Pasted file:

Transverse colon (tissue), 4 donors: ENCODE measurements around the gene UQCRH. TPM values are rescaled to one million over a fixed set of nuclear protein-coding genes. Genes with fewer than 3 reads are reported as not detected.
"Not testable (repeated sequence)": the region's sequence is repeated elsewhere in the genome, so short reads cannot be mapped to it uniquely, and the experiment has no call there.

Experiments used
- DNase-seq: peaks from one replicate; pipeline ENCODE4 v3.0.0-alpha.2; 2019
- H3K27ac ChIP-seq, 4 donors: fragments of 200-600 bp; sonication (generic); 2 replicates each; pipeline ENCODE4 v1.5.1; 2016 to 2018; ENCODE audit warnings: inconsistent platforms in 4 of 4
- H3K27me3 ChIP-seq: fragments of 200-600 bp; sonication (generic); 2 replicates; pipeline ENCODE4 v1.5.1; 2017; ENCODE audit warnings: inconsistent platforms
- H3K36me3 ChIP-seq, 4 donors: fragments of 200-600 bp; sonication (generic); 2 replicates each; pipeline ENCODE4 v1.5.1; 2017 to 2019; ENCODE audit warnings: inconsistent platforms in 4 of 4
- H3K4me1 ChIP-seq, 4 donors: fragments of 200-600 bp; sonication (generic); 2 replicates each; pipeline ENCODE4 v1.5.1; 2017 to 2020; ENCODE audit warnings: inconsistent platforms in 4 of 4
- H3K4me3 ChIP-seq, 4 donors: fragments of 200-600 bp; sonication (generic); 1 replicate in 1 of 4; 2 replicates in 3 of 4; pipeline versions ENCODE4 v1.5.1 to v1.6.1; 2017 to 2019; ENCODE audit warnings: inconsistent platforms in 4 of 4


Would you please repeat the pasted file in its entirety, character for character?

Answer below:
Transverse colon (tissue), 4 donors: ENCODE measurements around the gene UQCRH. TPM values are rescaled to one million over a fixed set of nuclear protein-coding genes. Genes with fewer than 3 reads are reported as not detected.
"Not testable (repeated sequence)": the region's sequence is repeated elsewhere in the genome, so short reads cannot be mapped to it uniquely, and the experiment has no call there.

Experiments used
- DNase-seq: peaks from one replicate; pipeline ENCODE4 v3.0.0-alpha.2; 2019
- H3K27ac ChIP-seq, 4 donors: fragments of 200-600 bp; sonication (generic); 2 replicates each; pipeline ENCODE4 v1.5.1; 2016 to 2018; ENCODE audit warnings: inconsistent platforms in 4 of 4
- H3K27me3 ChIP-seq: fragments of 200-600 bp; sonication (generic); 2 replicates; pipeline ENCODE4 v1.5.1; 2017; ENCODE audit warnings: inconsistent platforms
- H3K36me3 ChIP-seq, 4 donors: fragments of 200-600 bp; sonication (generic); 2 replicates each; pipeline ENCODE4 v1.5.1; 2017 to 2019; ENCODE audit warnings: inconsistent platforms in 4 of 4
- H3K4me1 ChIP-seq, 4 donors: fragments of 200-600 bp; sonication (generic); 2 replicates each; pipeline ENCODE4 v1.5.1; 2017 to 2020; ENCODE audit warnings: inconsistent platforms in 4 of 4
- H3K4me3 ChIP-seq, 4 donors: fragments of 200-600 bp; sonication (generic); 1 replicate in 1 of 4; 2 replicates in 3 of 4; pipeline versions ENCODE4 v1.5.1 to v1.6.1; 2017 to 2019; ENCODE audit warnings: inconsistent platforms in 4 of 4